And a Crappy New Year


by Andrea Mulder-Slater

"Having that pool skimmer in there really complicates things."

The plumber was bewildered, and he hadn’t yet discovered the paint roller extension pole.

It had been 24 hours since I noticed a puddle in the basement. The source of the leak was unwelcome, but repairable, according to my husband because a trickle from the sewage cleanout pipe was nothing a plunger couldn’t fix.

The plan was to remove the cap, eliminate whatever obstacle might be impeding the flow to the septic tank, replace the lid and carry on.

A gentle twist was all it took. From there, it was like watching a WWII submarine movie with saltwater gushing through breached pipes, drenching the actors struggling to shut valves with nothing more than wrenches and dangerously good looks.
Only, instead of seawater, it was sewage and my husband, though handsome, was no match for it.

He managed to replace the cap, thus ending the torrent of water, toilet paper and well, you know, until - approximately three seconds later – it happened again.

His demand was direct.

EMPTY. THE. BINS.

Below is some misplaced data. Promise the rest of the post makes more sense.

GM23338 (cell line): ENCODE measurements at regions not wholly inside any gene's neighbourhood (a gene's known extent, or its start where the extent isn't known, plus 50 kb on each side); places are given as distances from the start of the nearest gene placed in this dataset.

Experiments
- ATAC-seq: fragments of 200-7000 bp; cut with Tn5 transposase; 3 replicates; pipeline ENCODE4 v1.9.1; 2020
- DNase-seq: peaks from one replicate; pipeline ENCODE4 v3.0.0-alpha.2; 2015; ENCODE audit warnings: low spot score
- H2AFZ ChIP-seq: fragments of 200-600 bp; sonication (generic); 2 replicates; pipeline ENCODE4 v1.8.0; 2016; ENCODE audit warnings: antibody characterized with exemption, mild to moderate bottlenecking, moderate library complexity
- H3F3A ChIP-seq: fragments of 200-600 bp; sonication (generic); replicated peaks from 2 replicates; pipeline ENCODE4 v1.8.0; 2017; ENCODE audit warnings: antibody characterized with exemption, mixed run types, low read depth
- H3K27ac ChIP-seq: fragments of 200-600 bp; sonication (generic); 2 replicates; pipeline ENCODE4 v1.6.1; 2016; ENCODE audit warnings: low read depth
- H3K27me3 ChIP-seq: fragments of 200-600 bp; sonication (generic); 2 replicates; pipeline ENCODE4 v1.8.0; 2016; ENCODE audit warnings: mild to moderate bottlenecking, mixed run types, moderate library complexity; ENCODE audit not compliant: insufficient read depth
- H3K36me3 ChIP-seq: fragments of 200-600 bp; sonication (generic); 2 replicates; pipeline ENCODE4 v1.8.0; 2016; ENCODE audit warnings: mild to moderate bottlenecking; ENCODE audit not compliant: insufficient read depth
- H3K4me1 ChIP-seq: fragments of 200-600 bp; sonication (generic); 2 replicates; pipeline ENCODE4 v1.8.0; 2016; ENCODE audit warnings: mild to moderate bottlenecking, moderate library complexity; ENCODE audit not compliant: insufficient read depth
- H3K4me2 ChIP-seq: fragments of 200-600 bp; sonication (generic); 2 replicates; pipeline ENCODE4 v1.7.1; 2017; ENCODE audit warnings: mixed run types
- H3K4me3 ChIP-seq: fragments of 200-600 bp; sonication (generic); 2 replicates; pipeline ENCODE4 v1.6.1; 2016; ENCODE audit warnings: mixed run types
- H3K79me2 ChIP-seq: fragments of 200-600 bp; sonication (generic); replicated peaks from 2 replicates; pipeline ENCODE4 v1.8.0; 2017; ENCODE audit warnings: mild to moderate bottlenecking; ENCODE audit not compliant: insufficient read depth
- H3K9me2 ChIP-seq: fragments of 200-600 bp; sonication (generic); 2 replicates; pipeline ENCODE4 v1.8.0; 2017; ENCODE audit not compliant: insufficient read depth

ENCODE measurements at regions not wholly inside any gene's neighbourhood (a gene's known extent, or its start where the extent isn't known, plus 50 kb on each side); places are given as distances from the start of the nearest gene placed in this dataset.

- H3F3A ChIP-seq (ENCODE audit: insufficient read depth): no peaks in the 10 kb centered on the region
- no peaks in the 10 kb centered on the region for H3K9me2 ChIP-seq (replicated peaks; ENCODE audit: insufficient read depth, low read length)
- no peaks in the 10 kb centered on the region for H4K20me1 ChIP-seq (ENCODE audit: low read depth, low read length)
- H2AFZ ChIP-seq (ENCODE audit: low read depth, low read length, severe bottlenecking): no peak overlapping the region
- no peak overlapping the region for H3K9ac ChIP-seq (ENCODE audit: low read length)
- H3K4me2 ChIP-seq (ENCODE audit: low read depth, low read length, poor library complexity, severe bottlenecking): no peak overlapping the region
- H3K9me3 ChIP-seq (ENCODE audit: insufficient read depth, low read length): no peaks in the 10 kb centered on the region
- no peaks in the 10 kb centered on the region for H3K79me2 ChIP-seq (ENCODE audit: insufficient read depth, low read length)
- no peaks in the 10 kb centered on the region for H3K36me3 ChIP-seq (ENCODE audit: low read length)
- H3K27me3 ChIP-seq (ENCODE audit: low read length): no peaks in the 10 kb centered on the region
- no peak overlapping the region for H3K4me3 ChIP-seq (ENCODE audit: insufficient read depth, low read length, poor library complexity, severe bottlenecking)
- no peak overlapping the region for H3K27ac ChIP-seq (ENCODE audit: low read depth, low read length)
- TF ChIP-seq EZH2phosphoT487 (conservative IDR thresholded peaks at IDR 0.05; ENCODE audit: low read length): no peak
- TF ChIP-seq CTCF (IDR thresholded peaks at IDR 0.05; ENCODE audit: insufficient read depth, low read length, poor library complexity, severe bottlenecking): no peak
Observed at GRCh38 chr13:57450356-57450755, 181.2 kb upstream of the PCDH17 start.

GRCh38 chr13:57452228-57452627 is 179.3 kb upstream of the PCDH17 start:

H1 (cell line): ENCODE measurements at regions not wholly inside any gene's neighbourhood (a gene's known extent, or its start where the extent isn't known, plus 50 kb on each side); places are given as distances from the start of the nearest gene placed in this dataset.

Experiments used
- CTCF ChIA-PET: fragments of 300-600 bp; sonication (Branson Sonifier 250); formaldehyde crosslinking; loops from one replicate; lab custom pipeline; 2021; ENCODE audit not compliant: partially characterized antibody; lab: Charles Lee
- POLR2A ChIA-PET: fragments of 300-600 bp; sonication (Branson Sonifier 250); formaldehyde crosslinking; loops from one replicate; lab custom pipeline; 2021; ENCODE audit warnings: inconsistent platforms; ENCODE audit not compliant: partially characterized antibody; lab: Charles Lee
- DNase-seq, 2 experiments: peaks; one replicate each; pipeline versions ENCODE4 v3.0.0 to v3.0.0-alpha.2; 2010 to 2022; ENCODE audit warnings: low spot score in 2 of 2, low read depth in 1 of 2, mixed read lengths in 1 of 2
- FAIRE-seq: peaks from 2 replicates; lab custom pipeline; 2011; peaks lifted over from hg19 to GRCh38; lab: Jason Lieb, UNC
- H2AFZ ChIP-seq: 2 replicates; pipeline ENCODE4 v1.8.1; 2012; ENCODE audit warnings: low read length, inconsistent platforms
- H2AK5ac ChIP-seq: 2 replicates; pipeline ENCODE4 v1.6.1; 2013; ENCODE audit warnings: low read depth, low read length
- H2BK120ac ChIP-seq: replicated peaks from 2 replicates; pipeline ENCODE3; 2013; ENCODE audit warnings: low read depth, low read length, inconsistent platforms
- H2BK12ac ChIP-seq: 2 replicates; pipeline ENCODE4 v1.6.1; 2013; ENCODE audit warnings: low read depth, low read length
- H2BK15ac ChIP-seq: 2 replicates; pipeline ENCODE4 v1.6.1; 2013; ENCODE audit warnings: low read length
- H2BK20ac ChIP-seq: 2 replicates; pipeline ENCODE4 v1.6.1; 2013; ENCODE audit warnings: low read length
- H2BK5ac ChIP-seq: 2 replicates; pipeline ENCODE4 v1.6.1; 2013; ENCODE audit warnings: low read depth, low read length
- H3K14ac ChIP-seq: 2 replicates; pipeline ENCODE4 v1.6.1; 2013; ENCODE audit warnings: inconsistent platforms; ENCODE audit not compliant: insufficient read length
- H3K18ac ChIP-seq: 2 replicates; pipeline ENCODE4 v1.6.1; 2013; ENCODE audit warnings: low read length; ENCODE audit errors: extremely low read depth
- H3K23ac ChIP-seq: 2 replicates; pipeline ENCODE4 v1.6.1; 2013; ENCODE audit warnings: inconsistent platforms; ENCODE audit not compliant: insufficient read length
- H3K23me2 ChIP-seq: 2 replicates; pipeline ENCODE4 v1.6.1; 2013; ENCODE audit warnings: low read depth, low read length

It was the first week of the New Year and a family resolution had seen us purge clothing, toys and bullet journals in an effort to embrace minimalism, and by that I mean we had shoved our belongings in storage bins and stowed them in the cellar.

I tossed stuffed animals onto the floor while my mother hurled turtlenecks and miniskirts across the room. Together we threw towels onto the sludge while my daughter ran the Shop Vac and my husband placed bins beneath the constant stream of yuck gushing out of the wall.

It was a family bonding experience unlike any other.

Once the stream subsided, we called a plumber with news of our clogged pipe. But with a day to wait, we decided to take matters into our own hands.

We didn’t have a drain snake, but we did have a pool skimmer, a paint roller rod and a roll of duct tape all of which disappeared into the darkness of the pipe immediately, leaving our stinky crew waiting for help to arrive the next morning.

Two plumbers, a backhoe operator and an unwitting tow truck driver informed us our scheme was ill planned, leading us to believe they had never encountered creative genius before.

They also told us our septic tank had to be pumped.


Days later, all that remained were disorganized piles of junk waiting to be stowed in new storage bins.

There was nothing minimal about it, but at the end of the day we decided it didn’t matter because honestly, what good is a basement if it doesn’t hold your crap?


No, really.









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